Dulal Majumdar and his ‘comrades’ could not speak for a moment, which was quiet contrary to their usual habit. The stranger, who had suddenly become the center of attention, started talking again.
“Sir, you seem to have convoluted interpretation of many things. It appears that you communists are not open to ideas or not even open to any discussion. You possess some fixed ideas and try to force your ideas on others and whoever disagrees with your ideas you use derogatory words to alienate them and in the countries where communists came into power and whoever had dared to disagree with their ideas were brutally massacred. How do you expect people to accept your idea that – Chairman of China is the Chairman of India, when it was well known that it was China that attacked India during the Sino-Indian war?”
Proloy noticed that everyone had turned their face; their heads were not facing Dulal Majumdar and his two ‘comrades’ any more, their visions were fixed at the young man. It appeared that at last they found one who could challenge these communists. People had the habit of listening, believing but never asking any question. The young man, who had suddenly become the center of attention, appeared to be in his mid-twenties, probably his family also left the village when the Naxal movement had started and returned later.
“China did not attack India, it was India who attacked China” one of the ‘comrades’ shouted. It appeared that the ‘comrade’ took the stranger’s statement about China attacked India as an ad hominem attack on him as if someone had blamed him of stealing some valuable.
“Of course I cannot speak with so much of confidence about who attacked whom because I was not present at the border” the young man told in a very calm manner.
“You communists seem to have real difficulty in dealing with facts. You seem to have a preapproved list of things and anything that does not belong to that list or any idea that does not fit into your preapproved set of ideas you ‘ha’ them out, blaming them as ‘conspiracy by the capitalists’”. Proloy looked at the faces of Dulal Majumdar and his comrades. Their eyes, jaw muscles clearly showed that they were not happy at all. Five years before, when they were roaming with arms, people found all their explanations perfectly logical and satisfactory and nodded at everything they told. But after five years even though everything remained the same except that people were little more informed and they were unarmed, the table had turned.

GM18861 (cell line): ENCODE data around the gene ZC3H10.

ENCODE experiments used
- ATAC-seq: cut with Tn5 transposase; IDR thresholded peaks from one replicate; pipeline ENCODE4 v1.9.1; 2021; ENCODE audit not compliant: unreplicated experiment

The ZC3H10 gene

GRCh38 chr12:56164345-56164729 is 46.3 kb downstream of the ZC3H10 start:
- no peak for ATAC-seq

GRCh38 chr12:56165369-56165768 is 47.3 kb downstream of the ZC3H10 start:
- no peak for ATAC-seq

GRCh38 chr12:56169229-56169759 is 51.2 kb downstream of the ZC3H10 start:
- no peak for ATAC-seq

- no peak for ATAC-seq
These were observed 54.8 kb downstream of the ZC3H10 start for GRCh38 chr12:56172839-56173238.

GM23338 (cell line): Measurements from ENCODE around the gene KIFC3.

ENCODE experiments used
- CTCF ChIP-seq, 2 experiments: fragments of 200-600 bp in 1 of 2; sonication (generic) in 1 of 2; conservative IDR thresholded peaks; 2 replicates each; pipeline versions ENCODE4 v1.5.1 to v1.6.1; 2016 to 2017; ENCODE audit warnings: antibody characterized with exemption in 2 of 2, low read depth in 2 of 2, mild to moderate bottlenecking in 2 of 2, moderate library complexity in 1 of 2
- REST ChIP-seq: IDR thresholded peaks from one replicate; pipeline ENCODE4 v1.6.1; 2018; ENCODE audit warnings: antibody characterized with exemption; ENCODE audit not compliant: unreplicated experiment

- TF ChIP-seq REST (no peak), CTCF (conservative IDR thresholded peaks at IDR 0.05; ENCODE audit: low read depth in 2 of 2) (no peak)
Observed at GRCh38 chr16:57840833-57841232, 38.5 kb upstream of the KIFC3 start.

“Just now your colleague has mentioned”, the stranger continued “that religion is the opium of the masses. But how many of those families, who were providing you food and shelter knew that if you could have come into power in your first attempt people had to abandon practicing their religion, that you would have locked the door of every single temple in this country.” Proloy looked at the assembled faces, they looked totally surprised. Few incidences of the past flashed into his memory. Every year his mother used to perform several ‘Pujas’ into their house and the food that was offered to God was distributed to everyone present. Dulal Majumdar always remained present during those occasions, because he liked the food, which was prepared by her mother for the religious occasions using special care. To Proloy and his brothers, Dulal Majumdar became like a big brother, a member of the family. Even though Dulal Majumdar was never seen to fold his hands in front of the idol but that did not surprise anyone because many people in their village did not believe in God and never folded their hands in front of an idol but they always provided full support when God was worshipped by members of their families. People knew that a communist does not believe in God but they never knew, until the stranger told, that practicing of religion is forbidden. It became clear that those Naxals, who were receiving all kinds of help from them and were pretending to be one of them, had a hidden agenda which they had kept secret.